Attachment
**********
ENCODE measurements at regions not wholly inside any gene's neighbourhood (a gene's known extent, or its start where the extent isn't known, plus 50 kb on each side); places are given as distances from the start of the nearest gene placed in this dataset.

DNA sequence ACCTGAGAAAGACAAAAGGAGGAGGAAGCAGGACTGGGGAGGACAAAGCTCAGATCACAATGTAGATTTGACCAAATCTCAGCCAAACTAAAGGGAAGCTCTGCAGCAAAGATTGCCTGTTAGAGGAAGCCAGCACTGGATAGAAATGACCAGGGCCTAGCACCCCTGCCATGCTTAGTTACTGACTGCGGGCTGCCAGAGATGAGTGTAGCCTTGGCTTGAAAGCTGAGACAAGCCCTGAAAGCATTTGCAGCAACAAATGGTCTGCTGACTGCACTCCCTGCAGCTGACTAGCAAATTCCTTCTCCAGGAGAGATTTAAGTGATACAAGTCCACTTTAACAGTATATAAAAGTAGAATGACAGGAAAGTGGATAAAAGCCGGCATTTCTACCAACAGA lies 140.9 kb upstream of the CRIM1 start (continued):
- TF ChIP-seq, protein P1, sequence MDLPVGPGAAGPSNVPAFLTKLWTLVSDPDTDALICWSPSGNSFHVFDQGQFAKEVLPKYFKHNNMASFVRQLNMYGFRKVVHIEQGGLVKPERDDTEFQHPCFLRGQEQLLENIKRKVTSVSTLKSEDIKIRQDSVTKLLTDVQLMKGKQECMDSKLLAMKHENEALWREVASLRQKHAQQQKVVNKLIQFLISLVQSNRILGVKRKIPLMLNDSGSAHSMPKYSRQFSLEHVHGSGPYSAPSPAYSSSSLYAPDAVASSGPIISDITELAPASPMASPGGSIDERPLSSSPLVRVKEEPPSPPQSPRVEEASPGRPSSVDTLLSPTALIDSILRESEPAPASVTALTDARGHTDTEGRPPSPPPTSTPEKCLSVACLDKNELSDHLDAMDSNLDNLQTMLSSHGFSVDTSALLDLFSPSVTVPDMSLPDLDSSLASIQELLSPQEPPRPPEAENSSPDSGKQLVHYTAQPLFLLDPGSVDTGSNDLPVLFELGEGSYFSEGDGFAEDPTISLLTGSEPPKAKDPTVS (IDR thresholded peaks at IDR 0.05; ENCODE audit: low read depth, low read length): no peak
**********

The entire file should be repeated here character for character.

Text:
ENCODE measurements at regions not wholly inside any gene's neighbourhood (a gene's known extent, or its start where the extent isn't known, plus 50 kb on each side); places are given as distances from the start of the nearest gene placed in this dataset.

DNA sequence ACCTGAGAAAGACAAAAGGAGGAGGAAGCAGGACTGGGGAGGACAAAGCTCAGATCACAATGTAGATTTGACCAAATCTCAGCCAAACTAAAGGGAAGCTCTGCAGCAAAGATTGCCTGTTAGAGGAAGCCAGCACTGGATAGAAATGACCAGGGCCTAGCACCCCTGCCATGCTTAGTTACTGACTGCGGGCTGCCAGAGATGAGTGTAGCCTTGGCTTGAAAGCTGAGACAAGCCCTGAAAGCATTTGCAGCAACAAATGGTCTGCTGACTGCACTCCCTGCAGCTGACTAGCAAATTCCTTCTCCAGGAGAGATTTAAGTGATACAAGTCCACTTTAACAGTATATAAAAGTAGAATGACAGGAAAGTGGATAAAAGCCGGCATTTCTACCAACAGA lies 140.9 kb upstream of the CRIM1 start (continued):
- TF ChIP-seq, protein P1, sequence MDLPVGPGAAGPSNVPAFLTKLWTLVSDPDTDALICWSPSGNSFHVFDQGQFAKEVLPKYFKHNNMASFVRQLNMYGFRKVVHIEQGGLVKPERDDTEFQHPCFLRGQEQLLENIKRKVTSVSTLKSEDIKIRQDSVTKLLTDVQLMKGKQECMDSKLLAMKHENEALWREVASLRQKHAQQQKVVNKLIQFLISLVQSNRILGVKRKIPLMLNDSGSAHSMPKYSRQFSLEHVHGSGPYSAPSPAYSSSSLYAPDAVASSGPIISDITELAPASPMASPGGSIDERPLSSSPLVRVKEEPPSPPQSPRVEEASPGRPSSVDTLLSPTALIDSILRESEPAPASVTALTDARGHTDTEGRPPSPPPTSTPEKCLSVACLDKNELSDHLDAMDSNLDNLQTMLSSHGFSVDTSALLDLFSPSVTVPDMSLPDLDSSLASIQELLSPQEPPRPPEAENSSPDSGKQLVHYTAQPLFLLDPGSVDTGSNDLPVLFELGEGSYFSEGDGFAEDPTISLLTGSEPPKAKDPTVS (IDR thresholded peaks at IDR 0.05; ENCODE audit: low read depth, low read length): no peak